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There's nothing more predictable than the PR industry's constant urge to 'define itself'. So today, true to form, the Public Relations Society of America (PRSA) has announced that it is to develop a new 'modern definition' of PR (again).
I have a firm belief that in five to ten years time, we’ll no longer refer to media as ‘social’. That’s because everything we do will be social by its very nature.
We’re already seeing social functionality dominate much of what we do online, from shopping, consuming news to listening to music. But how equipped are brands to cope with this uber social future?
Joined up marketing should be a reality for every type of business these days, and as more companies realise the benefits a joined up approach will bring, PR should be perfectly positioned to play a key part.
But this will only happen if the industry takes steps to revolutionise itself and portray its changing position and capability to the wider marketing industry.
There has be all manner of speculation and rumour circulating over the last week or so about how exactly Facebook is going to approach the whole 'location' issue after seemingly shutting down its Places and Deals sites.
But much of the evidence suggests Facebook is even more focused on location now that it has been to date.
As I've already suggested, the latest feature updates Facebook rolled out recently actually puts location in a more prominent position; right in front of every user, every time they post a status update. And Facebook has been very clear that 'check-in deals' won't be disappearing anytime soon either.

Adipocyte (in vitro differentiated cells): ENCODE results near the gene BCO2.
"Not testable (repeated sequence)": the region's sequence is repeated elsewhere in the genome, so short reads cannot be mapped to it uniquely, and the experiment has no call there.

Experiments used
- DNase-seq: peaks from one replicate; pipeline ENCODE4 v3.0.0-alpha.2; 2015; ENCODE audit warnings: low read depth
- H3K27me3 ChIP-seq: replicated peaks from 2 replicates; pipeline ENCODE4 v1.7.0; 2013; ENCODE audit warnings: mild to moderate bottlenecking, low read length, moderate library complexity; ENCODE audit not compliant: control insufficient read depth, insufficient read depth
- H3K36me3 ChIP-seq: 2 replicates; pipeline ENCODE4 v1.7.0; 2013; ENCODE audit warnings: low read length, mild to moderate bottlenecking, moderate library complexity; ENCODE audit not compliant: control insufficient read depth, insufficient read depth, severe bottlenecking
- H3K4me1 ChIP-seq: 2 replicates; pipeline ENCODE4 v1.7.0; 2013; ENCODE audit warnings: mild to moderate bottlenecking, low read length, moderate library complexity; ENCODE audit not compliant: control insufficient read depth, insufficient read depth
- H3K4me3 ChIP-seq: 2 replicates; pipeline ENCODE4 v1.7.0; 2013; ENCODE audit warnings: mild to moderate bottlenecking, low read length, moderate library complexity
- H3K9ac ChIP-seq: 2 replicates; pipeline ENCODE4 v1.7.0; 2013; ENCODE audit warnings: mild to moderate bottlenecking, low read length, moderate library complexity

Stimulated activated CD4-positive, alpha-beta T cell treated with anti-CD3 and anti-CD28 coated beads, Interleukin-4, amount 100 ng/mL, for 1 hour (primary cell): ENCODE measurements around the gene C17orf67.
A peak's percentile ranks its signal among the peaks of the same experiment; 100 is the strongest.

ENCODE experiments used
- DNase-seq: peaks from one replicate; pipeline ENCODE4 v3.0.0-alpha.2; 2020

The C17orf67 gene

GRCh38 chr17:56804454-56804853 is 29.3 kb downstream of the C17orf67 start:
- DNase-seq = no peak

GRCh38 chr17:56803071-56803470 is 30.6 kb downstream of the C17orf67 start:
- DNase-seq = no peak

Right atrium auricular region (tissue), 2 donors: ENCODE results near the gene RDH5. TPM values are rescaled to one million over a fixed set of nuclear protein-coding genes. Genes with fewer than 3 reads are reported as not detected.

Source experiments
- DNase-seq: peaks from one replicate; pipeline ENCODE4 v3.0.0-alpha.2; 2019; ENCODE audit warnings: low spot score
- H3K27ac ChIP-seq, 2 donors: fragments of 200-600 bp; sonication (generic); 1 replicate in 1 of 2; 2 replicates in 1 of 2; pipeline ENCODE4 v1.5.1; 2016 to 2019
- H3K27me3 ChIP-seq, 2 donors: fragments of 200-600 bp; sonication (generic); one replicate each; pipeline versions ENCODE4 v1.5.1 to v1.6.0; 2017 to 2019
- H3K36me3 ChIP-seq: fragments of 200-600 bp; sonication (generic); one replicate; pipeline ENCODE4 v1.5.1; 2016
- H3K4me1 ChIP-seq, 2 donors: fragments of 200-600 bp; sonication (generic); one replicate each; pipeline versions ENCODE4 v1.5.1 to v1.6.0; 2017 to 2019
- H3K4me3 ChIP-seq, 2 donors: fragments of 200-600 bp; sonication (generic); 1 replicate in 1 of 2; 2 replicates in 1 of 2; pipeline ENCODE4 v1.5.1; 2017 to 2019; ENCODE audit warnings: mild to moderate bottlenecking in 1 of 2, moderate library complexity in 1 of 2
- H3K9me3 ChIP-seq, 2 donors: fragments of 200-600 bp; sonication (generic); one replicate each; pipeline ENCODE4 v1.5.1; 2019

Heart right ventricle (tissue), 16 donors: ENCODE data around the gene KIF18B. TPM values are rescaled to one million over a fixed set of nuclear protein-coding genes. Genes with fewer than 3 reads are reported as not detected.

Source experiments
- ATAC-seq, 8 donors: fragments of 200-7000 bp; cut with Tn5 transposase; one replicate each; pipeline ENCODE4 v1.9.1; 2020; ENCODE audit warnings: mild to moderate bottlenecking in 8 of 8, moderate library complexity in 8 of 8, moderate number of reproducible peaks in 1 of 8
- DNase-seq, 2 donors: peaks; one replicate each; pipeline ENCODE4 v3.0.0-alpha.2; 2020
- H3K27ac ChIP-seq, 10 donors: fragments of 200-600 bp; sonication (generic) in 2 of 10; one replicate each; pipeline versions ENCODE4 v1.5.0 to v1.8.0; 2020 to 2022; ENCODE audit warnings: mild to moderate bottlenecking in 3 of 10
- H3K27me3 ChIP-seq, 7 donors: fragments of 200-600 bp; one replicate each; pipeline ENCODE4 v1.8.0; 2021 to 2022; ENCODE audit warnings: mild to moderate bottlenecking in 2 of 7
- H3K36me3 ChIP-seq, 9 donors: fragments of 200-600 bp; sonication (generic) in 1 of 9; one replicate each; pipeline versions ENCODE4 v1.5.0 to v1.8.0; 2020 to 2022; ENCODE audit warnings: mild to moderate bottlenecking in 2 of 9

The launch of Google+ has caused quite a stir in the ‘digital community’ with many viewing it as a potential game changer while others see only a desperate, and ultimately futile, attempt to try and combat the seemingly unstoppable Facebook juggernaut.
Whether Google+ succeeds or fails, only time will tell. But, for me, some of the subtler – and indeed less subtle – features in this new network points towards a change in our approach to social networking and online social behaviour in general.
Rightly or wrongly, the PR industry has taken a lot of stick over the last year. Allegations that it has fallen behind in the race to ‘own’ social media may or may not be true. But, in an industry that has built itself on perceptions, there is work to be done to ensure it remains a key weapon in any marketing arsenal.
So, given the time of year, I’ve been thinking about five New Year resolutions that the PR industry should consider for 2011.
At times in the last few years, especially in digital marketing circles, it has seemed as though social media has ruled the world.
However, I’m beginning to sense increasingly suspicion and scepticism in the conversations I have with colleagues and clients.
With more and more companies flocking to Twitter, Facebook and the rest, brands that want to take social media seriously and start getting wider internal involvement should consider putting together some social media guidelines.
This will ensure you get the most out of your social media efforts by giving employees the freedom to really get stuck in.